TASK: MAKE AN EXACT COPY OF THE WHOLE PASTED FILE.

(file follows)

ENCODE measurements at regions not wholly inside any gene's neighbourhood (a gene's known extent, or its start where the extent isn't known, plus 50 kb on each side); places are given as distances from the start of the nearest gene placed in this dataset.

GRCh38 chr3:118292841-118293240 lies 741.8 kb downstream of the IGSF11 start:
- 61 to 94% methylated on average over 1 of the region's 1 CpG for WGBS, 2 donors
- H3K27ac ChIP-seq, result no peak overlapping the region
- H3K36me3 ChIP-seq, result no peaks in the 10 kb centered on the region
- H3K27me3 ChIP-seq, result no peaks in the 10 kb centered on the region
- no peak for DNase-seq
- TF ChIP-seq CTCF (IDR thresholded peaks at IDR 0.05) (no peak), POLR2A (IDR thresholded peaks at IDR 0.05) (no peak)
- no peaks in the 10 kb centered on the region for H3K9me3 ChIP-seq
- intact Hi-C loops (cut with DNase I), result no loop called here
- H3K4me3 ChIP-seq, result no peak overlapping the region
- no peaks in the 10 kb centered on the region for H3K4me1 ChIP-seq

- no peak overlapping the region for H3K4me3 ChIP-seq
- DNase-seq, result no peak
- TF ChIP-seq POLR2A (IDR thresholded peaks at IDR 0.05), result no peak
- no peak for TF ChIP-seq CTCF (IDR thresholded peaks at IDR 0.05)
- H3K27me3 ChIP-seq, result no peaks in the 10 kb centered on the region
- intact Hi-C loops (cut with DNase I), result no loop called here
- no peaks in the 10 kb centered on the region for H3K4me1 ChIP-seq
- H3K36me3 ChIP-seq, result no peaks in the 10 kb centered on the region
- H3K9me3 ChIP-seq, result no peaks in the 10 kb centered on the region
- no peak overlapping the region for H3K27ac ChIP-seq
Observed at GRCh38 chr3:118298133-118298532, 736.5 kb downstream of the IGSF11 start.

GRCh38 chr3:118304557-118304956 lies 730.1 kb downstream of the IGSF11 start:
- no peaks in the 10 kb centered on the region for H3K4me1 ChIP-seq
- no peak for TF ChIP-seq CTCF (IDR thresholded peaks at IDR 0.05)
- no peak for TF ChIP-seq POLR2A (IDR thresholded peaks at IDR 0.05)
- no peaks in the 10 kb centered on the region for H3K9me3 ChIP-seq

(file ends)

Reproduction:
ENCODE measurements at regions not wholly inside any gene's neighbourhood (a gene's known extent, or its start where the extent isn't known, plus 50 kb on each side); places are given as distances from the start of the nearest gene placed in this dataset.

GRCh38 chr3:118292841-118293240 lies 741.8 kb downstream of the IGSF11 start:
- 61 to 94% methylated on average over 1 of the region's 1 CpG for WGBS, 2 donors
- H3K27ac ChIP-seq, result no peak overlapping the region
- H3K36me3 ChIP-seq, result no peaks in the 10 kb centered on the region
- H3K27me3 ChIP-seq, result no peaks in the 10 kb centered on the region
- no peak for DNase-seq
- TF ChIP-seq CTCF (IDR thresholded peaks at IDR 0.05) (no peak), POLR2A (IDR thresholded peaks at IDR 0.05) (no peak)
- no peaks in the 10 kb centered on the region for H3K9me3 ChIP-seq
- intact Hi-C loops (cut with DNase I), result no loop called here
- H3K4me3 ChIP-seq, result no peak overlapping the region
- no peaks in the 10 kb centered on the region for H3K4me1 ChIP-seq

- no peak overlapping the region for H3K4me3 ChIP-seq
- DNase-seq, result no peak
- TF ChIP-seq POLR2A (IDR thresholded peaks at IDR 0.05), result no peak
- no peak for TF ChIP-seq CTCF (IDR thresholded peaks at IDR 0.05)
- H3K27me3 ChIP-seq, result no peaks in the 10 kb centered on the region
- intact Hi-C loops (cut with DNase I), result no loop called here
- no peaks in the 10 kb centered on the region for H3K4me1 ChIP-seq
- H3K36me3 ChIP-seq, result no peaks in the 10 kb centered on the region
- H3K9me3 ChIP-seq, result no peaks in the 10 kb centered on the region
- no peak overlapping the region for H3K27ac ChIP-seq
Observed at GRCh38 chr3:118298133-118298532, 736.5 kb downstream of the IGSF11 start.

GRCh38 chr3:118304557-118304956 lies 730.1 kb downstream of the IGSF11 start:
- no peaks in the 10 kb centered on the region for H3K4me1 ChIP-seq
- no peak for TF ChIP-seq CTCF (IDR thresholded peaks at IDR 0.05)
- no peak for TF ChIP-seq POLR2A (IDR thresholded peaks at IDR 0.05)
- no peaks in the 10 kb centered on the region for H3K9me3 ChIP-seq